Complementing Existing Wi-Fi: How ioAire Fills the Gaps

When it comes to our cyber-connected world, today’s Wi-Fi carries well over half of all Internet traffic. It is extremely popular for several reasons: 

white and gray network wi-fi icon

  • Wi-Fi is free, where you can find it — although this can be difficult in rural, off-grid, open market locations, and during travel.
  • It has thousands of solid use cases (and growing).
  • Wi-Fi is more ubiquitous than even the smartphone! (The smartphone did play a major role in Wi-Fi’s growth, however.)

The Wi-Fi product family offerings have expanded over the years since its introduction. Wi-Fi from the early 2000s operated only in the 2.4 GHz frequency band. Next, Wi-Fi 4 and 5 became very popular. In the past decade, several new Wi-Fi types have been introduced, most notable being Wi-Fi 6 and 7. Note for now, each evolution has gone upward in frequency. 

Wi-Fi’s Limitations

However, with each introduction, new versions have presented new issues, due to increasing complexity. This especially rings true in larger settings. A thorough understanding of the interplay of operating environment and system configuration is required, or long-term problems will plague the IT department. Multiple parameters must be jointly optimized, and this is non-trivial. 

Further, when it comes to mission-critical industrial wireless, network up-time and throughput requirements typically push Wi-Fi past its limitations. With today’s expanding industrial application requirements, wireless networks are relied upon for mixed front-office and critical machine-to-machine (M2M) communications. Even for small-to-medium-sized facilities, this “multimode” operation is problematic. Ultra-low latency is needed, requiring an involved configuration process for Wi-Fi to achieve sufficient performance.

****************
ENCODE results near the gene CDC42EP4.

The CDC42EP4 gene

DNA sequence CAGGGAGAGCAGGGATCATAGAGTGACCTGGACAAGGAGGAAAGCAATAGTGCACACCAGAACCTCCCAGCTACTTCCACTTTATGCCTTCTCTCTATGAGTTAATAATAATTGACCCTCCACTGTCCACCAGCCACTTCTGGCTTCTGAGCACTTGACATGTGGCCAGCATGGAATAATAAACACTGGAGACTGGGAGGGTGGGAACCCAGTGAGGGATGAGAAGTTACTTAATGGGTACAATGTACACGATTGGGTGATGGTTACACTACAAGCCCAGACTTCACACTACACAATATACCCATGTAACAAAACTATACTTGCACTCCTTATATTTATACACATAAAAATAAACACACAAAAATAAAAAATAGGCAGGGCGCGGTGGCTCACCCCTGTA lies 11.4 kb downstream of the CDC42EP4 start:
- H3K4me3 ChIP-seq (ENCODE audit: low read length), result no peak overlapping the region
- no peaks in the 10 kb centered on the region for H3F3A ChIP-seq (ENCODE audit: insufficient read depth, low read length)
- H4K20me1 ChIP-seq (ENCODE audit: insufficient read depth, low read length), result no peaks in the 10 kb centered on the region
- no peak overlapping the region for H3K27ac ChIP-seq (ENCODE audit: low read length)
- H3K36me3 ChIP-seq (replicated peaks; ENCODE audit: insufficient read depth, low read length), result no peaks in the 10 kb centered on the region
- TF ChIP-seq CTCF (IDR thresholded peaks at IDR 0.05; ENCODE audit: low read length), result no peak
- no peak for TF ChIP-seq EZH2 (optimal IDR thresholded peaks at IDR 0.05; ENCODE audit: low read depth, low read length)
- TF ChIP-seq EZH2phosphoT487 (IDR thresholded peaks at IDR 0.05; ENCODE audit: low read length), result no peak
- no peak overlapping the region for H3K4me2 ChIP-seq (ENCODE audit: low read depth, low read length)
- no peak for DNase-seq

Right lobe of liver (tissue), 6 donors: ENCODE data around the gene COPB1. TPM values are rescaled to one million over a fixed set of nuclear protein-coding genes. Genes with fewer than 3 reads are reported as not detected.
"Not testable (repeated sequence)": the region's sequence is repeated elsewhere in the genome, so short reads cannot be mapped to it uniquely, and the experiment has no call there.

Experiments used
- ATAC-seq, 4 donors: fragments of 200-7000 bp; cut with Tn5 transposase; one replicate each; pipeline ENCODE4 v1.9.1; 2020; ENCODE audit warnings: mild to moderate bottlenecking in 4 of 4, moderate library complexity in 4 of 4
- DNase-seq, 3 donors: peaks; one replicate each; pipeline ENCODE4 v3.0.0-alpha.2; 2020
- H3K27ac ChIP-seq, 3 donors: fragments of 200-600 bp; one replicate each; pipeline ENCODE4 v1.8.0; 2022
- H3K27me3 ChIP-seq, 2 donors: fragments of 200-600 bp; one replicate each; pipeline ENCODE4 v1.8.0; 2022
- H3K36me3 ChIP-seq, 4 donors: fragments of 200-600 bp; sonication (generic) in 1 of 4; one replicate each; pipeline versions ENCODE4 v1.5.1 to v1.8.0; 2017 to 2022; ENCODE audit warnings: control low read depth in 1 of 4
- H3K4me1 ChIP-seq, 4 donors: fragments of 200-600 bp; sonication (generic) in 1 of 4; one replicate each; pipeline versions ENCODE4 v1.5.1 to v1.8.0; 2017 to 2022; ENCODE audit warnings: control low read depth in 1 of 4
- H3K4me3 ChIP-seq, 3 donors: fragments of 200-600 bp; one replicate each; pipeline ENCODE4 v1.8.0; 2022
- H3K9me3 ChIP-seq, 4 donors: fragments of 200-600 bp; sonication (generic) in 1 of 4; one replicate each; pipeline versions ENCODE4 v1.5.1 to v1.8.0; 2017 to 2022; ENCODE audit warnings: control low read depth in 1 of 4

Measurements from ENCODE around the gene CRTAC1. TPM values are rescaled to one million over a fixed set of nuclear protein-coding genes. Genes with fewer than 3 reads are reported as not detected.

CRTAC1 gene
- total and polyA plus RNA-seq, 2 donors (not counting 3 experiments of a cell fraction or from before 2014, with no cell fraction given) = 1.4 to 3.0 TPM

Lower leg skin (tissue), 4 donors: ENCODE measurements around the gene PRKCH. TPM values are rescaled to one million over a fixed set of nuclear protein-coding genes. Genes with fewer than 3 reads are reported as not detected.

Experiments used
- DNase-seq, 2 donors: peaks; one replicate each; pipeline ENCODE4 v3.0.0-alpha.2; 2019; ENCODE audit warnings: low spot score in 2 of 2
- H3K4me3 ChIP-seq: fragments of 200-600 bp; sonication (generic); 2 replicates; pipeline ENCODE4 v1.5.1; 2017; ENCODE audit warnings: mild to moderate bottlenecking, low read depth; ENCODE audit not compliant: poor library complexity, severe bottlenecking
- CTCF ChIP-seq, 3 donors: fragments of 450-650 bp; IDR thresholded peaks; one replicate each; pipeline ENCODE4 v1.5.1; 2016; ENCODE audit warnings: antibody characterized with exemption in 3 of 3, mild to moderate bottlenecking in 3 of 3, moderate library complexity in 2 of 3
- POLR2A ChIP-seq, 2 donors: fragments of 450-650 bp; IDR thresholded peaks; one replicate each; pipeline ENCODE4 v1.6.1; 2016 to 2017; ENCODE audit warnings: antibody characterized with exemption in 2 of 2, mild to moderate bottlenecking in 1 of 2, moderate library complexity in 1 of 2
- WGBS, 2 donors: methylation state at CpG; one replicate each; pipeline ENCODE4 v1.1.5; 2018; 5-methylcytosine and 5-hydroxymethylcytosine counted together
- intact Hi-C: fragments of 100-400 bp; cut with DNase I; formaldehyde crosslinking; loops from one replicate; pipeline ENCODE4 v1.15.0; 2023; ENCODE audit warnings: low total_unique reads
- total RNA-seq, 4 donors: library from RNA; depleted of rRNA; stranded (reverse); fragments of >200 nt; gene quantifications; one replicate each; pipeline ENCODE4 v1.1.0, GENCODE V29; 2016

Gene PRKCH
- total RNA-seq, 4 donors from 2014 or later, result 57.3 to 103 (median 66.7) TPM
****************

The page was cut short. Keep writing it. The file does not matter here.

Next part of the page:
Wi-Fi HaLow: A New Standard in Wireless

By implementing our industrial networking systems upon a relatively new Wi-Fi standard named Wi-Fi HaLow, ioAire breaks through limitations posed by Wi-Fi 4 through Wi-Fi 7 technologies. Wi-Fi HaLow was created under standard IEEE 802.11ah in 2017. It is a network type that enables low-power, high-data-rate communications, using the license-exempt band at sub-1 GHz. 

network and computer technology illustrationThe characteristics of sub-1 GHz operation include long-distance propagation and excellent transmittance through obstacles. Other advancements in this new standard allow for 8,192 stations per access point (AP), with ranges up to 3km. 

ioAire wirelessly connects fixed and mobile devices to cover campuses of buildings, tall structures, work yards, shipping ports, or factories. In unique ways, these networks provide new levels of secure data delivery in conjunction with existing Wi-Fi equipment.

Bandwidths are also tailored for IIoT, selectable in ten ranges from 1mbps to >80mbps.  Accordingly, IEEE 802.11ah has been standardized for IoT use cases, which demand low-cost, low-power, and long-range communications, with low-latency automation and multimedia capabilities.

One major distinction noted above is that, while every other type of Wi-Fi evolved up in frequency, the new Wi-Fi HaLow went downward. At sub-1 GHz, it is very well-suited to address a host of industrial wireless issues that exist today.

ioAire networks will operate with existing Wi-Fi 4-7 environments without interfering. We actually improve existing network installations, offering seamless Wi-Fi bridging and superior operating range.

Another key benefit of sub-1 GHz is superior penetration through complex structures. Due to this advantage, ioAire networks provide superior backhauling of Wi-Fi traffic in difficult environments, thereby filling gaps, spanning large structures, and extending to outdoor spaces — something that previously wasn’t possible.

This ability to complement existing Wi-Fi networks means that during installation, there’s no need to rip up and replace existing wireless infrastructure. This, combined with the requirement for very few ioAire access points to be installed results in lower-cost networks that provide exceptional performance.

What limitations do you face with your current industrial wireless networking? Drop us a line and let’s talk.

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